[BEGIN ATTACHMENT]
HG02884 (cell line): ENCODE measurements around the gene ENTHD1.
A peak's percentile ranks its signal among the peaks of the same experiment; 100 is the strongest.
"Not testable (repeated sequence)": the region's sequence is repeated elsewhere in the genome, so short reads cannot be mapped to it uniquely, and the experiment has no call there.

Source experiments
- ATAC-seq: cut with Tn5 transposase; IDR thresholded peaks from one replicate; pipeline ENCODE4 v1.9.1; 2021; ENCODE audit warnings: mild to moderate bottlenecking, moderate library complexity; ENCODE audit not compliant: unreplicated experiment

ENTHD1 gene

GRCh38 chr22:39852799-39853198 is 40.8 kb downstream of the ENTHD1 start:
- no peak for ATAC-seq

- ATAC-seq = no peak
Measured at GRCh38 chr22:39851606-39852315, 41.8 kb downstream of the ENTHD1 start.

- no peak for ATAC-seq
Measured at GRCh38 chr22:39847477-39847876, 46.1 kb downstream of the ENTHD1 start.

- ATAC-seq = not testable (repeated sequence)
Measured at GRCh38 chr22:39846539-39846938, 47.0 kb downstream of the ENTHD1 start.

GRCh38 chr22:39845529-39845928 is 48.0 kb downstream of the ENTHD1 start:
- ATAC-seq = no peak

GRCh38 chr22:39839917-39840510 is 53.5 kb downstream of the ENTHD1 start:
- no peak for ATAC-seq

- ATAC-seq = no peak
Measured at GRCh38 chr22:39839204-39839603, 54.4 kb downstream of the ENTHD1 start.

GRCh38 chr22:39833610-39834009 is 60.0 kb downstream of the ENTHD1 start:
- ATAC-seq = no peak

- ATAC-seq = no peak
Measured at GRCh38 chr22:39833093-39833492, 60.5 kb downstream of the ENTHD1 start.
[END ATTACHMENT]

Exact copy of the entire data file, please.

HG02884 (cell line): ENCODE measurements around the gene ENTHD1.
A peak's percentile ranks its signal among the peaks of the same experiment; 100 is the strongest.
"Not testable (repeated sequence)": the region's sequence is repeated elsewhere in the genome, so short reads cannot be mapped to it uniquely, and the experiment has no call there.

Source experiments
- ATAC-seq: cut with Tn5 transposase; IDR thresholded peaks from one replicate; pipeline ENCODE4 v1.9.1; 2021; ENCODE audit warnings: mild to moderate bottlenecking, moderate library complexity; ENCODE audit not compliant: unreplicated experiment

ENTHD1 gene

GRCh38 chr22:39852799-39853198 is 40.8 kb downstream of the ENTHD1 start:
- no peak for ATAC-seq

- ATAC-seq = no peak
Measured at GRCh38 chr22:39851606-39852315, 41.8 kb downstream of the ENTHD1 start.

- no peak for ATAC-seq
Measured at GRCh38 chr22:39847477-39847876, 46.1 kb downstream of the ENTHD1 start.

- ATAC-seq = not testable (repeated sequence)
Measured at GRCh38 chr22:39846539-39846938, 47.0 kb downstream of the ENTHD1 start.

GRCh38 chr22:39845529-39845928 is 48.0 kb downstream of the ENTHD1 start:
- ATAC-seq = no peak

GRCh38 chr22:39839917-39840510 is 53.5 kb downstream of the ENTHD1 start:
- no peak for ATAC-seq

- ATAC-seq = no peak
Measured at GRCh38 chr22:39839204-39839603, 54.4 kb downstream of the ENTHD1 start.

GRCh38 chr22:39833610-39834009 is 60.0 kb downstream of the ENTHD1 start:
- ATAC-seq = no peak

- ATAC-seq = no peak
Measured at GRCh38 chr22:39833093-39833492, 60.5 kb downstream of the ENTHD1 start.